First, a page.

Pattt Morrison, in a column about the job prospects of Californians with criminal records, makes the following ludicrous statement:
One Californian in five has a criminal record (in no small part because the “war on drugs” has been cramming prisons with first-time offenders).
That’s just a bunch of baloney. To put it kindly.
California prisons are mostly assuredly not crammed with first-time drug offenders. Morrison has no basis for that statement. It’s something she says because all her friends say it, and Morrison thinks it sounds good.
And so, to hell with the actual truth.
In eight and one-half years in the District Attorney’s Office, I cannot recall a single occasion when I have seen a defendant with no criminal convictions sent to prison for a drug offense — whether it be simple possession, or even possession with intent to sell. I asked my wife, who has eleven years experience as a Deputy D.A., and she says the same thing. In fact, neither she nor I have ever even heard of such a thing happening.
In my court, I almost never see a defendant with no record walk through the door on a simple drug possession case. Virtually all such cases are handled in a special Proposition 36 drug court, where defendants have to work like the dickens to get to jail. They can violate probation repeatedly and the judge cannot incarcerate them for even a day.
You folks voted for it.
If such a defendant walks into my court, it’s because he is demanding a jury trial — after which, if convicted, he will still be eligible for Proposition 36!
It simply does not happen that a defendant like that goes to prison on their drug possession case, without something more. It could happen if they have other charges, or if they violate their probation in a significant way. But that’s not the same thing.
Even for sales or “possession for sales” cases, in my experience, defendants get probation the first time around. If I tried to give a first-time drug seller with no previous record a prison sentence on a possession for sales case, everyone in my courtroom would look at me as if I had two heads. And then my judge (like any other judge) would give the defendant probation anyway.
I suppose it’s possible that it happens, sometime, somewhere, that a first-time offender goes to prison right out of the gate. Our Major Narcotics Division may catch people with sufficiently large quantities of drugs that it is felt appropriate to send them to prison the first time.
But I suspect that such situations are quite rare. I’m guessing the quantity would have to be very large indeed. And most offenders caught with such large quantities are likely to have a previous record. So I’d be willing to bet that, even in Major Narcotics, first-time offenders are almost never sent to prison. But I don’t know for sure. (Perhaps “CStudent” can help me out here.)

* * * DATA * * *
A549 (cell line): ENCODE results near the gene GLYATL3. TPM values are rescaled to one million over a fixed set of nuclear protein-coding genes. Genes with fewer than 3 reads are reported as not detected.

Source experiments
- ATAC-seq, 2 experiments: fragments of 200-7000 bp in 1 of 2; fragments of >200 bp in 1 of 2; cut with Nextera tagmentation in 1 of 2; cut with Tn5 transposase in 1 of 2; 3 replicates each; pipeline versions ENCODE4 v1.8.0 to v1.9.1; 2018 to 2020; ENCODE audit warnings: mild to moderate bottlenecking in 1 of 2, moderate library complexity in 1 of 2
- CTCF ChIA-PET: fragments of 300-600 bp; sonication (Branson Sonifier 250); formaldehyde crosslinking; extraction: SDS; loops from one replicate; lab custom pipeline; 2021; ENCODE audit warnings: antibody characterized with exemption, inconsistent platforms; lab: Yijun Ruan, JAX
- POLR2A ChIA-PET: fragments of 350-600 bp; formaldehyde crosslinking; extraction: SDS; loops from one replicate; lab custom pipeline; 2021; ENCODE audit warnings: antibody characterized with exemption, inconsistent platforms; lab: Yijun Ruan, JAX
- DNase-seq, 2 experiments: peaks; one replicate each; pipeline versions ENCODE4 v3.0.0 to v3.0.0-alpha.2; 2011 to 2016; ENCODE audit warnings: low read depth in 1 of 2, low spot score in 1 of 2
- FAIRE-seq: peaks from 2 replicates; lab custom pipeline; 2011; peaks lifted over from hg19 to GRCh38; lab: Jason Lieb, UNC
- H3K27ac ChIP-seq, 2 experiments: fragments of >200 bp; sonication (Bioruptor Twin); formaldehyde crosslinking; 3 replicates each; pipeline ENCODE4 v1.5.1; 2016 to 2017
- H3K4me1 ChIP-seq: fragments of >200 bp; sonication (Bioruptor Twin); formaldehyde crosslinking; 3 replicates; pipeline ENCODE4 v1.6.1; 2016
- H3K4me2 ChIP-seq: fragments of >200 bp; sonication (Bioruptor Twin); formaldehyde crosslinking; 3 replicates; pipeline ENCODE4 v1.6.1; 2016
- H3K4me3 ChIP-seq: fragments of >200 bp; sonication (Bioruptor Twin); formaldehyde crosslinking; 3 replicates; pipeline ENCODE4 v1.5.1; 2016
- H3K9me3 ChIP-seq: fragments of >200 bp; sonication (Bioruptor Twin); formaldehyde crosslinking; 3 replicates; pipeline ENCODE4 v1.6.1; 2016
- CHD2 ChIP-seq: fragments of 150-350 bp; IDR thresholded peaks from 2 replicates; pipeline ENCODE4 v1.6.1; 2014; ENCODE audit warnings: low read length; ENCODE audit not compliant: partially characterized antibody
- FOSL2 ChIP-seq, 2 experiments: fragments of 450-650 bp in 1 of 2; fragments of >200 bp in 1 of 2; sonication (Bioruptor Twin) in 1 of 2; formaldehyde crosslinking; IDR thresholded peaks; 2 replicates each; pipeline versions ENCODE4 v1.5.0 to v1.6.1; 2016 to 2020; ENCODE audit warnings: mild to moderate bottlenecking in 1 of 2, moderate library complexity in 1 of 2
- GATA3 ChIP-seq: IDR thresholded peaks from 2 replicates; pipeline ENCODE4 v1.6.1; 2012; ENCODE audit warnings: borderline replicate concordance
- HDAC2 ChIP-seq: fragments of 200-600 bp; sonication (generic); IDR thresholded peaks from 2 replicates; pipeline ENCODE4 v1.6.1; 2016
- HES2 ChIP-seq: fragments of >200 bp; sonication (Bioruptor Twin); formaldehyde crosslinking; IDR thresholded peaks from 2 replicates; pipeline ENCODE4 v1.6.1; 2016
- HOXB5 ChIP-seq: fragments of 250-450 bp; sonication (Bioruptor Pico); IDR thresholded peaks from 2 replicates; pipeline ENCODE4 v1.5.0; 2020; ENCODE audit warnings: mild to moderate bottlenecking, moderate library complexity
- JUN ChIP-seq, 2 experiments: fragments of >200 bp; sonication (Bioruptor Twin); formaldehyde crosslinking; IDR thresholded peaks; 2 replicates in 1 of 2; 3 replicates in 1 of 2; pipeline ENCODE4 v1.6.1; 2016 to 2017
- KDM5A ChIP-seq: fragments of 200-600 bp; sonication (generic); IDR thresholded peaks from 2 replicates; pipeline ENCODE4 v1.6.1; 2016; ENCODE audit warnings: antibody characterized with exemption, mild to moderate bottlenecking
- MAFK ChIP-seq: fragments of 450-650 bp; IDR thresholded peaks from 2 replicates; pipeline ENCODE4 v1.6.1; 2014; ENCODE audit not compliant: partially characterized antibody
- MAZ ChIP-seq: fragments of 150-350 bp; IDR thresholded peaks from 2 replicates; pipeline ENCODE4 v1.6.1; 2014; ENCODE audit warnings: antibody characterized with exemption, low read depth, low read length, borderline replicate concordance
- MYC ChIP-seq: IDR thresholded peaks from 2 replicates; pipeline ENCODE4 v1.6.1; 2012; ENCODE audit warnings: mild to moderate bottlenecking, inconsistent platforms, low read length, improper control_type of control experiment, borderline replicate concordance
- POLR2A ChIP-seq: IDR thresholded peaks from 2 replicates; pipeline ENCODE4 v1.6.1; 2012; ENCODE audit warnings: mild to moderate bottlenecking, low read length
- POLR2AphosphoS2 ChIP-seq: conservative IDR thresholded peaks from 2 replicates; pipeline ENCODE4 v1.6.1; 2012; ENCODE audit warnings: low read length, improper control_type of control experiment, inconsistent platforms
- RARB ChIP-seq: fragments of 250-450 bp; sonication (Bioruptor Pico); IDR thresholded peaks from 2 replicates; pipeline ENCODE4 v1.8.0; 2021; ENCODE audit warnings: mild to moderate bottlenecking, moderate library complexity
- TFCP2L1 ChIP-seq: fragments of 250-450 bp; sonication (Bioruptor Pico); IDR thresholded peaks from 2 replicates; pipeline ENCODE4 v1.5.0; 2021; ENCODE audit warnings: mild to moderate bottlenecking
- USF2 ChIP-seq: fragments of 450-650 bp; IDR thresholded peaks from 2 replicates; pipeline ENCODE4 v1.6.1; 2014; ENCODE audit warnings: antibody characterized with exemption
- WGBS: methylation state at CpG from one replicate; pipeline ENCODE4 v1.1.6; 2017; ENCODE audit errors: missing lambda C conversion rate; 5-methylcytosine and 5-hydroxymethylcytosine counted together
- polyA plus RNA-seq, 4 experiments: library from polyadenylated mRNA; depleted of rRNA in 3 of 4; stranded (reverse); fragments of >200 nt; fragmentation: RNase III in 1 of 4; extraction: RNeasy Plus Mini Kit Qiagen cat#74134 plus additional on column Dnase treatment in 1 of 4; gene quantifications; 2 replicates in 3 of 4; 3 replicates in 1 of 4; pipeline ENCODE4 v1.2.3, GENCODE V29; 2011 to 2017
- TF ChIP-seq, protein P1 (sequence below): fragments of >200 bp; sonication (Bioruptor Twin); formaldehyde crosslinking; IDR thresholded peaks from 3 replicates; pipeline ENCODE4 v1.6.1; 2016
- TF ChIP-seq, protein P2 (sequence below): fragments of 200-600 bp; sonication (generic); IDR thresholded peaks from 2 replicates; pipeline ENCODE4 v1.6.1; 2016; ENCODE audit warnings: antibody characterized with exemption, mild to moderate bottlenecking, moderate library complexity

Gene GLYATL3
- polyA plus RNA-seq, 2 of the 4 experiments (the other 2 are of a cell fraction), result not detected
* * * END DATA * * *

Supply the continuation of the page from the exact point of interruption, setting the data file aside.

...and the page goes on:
What’s it like in other parts of California? I know prosecutors in different counties read this blog. How about it, Mike Lief? JRM? Is your experience any different?
But why take my (or our) word for it? Let’s look at some actual studies. In Michigan, how many prisoners out of 47,000 do you think are incarcerated for first-time drug possession charges? How about Wisconsin? Take a guess, and then read these statistics from the Drug Enforcement Administration web site:
The Michigan Department of Corrections just finished a study of their inmate population. They discovered that out of 47,000 inmates, only 15 people were incarcerated on first-time drug possession charges. (500 are incarcerated on drug possession charges, but 485 are there on multiple charges or pled down.)
That’s 15 people. Not 15%. 15 people — total.
In Wisconsin the numbers are even lower, with only 10 persons incarcerated on drug possession charges. (769 are incarcerated on drug possession charges, but 512 of those entered prison through some type of revocation, leaving 247 entering prison on a “new sentence.” Eliminating those who had also been sentenced on trafficking and/or non-drug related charges; the total of new drug possession sentences came to 10.)
Don’t get me wrong. We send a lot of people to prison for dealing drugs. I don’t want to imply that we don’t, because we do — all the time.
But they are hardly first-time offenders. If they were, they wouldn’t be going to prison.
I can virtually guarantee you that Pattt Morrison has no basis for stating that “the ‘war on drugs’ has been cramming [California] prisons with first-time offenders.” I’d be willing to bet that she can’t come up with a single such example, much less provide reliable statistics to back up her assertion.